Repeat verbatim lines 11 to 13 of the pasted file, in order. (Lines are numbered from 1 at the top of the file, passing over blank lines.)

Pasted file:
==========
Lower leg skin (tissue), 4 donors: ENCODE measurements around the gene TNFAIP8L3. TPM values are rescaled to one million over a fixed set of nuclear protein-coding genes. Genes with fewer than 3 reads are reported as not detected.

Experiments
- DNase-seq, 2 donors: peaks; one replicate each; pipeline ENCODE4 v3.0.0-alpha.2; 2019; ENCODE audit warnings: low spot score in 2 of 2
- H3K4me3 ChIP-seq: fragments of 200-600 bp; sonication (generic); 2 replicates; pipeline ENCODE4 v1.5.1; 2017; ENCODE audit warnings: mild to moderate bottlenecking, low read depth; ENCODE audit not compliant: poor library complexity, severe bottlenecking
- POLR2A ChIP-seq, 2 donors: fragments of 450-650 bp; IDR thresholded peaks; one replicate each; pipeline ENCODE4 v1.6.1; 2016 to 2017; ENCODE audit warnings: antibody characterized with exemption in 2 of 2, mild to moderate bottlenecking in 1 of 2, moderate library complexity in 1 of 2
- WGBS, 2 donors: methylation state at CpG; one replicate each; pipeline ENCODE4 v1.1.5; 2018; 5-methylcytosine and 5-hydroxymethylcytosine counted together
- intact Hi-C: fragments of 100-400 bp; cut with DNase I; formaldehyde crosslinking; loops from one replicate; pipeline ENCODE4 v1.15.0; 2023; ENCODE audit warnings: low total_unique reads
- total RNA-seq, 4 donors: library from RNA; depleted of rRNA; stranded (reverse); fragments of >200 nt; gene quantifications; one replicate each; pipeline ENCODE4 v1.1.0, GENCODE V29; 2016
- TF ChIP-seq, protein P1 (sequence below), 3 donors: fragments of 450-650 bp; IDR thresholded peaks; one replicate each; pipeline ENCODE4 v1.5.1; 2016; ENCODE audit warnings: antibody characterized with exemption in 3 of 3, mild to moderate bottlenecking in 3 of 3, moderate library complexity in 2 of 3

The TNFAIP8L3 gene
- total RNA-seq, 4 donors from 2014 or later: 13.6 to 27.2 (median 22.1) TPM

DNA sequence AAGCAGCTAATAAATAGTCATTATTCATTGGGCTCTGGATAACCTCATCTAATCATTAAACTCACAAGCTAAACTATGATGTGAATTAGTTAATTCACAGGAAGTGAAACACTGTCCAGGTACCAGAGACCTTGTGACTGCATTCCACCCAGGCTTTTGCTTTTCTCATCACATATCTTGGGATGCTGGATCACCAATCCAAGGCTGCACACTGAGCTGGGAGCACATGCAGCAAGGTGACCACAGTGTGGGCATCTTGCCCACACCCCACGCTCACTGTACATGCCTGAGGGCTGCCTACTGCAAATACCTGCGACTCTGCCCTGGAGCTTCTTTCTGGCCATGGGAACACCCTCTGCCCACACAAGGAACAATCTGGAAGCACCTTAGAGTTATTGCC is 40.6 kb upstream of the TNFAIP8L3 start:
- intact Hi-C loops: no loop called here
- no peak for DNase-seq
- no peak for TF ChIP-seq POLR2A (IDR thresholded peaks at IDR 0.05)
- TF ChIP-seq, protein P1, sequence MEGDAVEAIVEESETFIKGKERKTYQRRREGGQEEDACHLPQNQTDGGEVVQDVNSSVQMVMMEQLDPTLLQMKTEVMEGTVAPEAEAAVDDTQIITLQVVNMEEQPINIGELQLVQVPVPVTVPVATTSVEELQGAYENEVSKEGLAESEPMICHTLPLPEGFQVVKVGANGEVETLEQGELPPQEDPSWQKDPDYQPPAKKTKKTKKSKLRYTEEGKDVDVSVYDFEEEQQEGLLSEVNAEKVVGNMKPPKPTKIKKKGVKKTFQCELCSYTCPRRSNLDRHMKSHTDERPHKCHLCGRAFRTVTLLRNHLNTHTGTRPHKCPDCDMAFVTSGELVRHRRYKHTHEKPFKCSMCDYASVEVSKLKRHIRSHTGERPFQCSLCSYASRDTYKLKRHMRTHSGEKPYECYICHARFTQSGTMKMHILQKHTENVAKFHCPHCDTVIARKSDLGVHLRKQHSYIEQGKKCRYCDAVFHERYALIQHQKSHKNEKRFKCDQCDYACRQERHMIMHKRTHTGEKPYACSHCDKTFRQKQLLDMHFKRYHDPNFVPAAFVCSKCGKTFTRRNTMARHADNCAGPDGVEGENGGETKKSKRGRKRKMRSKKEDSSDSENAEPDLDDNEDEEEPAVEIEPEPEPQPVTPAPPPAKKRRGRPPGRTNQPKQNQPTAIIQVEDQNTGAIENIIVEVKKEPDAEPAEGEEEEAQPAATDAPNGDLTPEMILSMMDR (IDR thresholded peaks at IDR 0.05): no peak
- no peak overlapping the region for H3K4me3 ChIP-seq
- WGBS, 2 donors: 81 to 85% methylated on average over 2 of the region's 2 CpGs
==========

- total RNA-seq, 4 donors from 2014 or later: 13.6 to 27.2 (median 22.1) TPM

DNA sequence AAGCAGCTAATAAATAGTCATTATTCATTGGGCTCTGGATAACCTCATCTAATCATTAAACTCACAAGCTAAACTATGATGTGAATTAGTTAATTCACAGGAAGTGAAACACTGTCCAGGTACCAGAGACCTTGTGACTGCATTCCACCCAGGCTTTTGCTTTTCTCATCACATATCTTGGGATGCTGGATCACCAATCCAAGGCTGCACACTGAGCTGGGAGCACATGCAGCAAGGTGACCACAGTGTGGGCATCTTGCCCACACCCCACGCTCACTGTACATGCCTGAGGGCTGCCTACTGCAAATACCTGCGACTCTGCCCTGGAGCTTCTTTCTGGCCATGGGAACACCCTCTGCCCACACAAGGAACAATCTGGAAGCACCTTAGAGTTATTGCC is 40.6 kb upstream of the TNFAIP8L3 start:
- intact Hi-C loops: no loop called here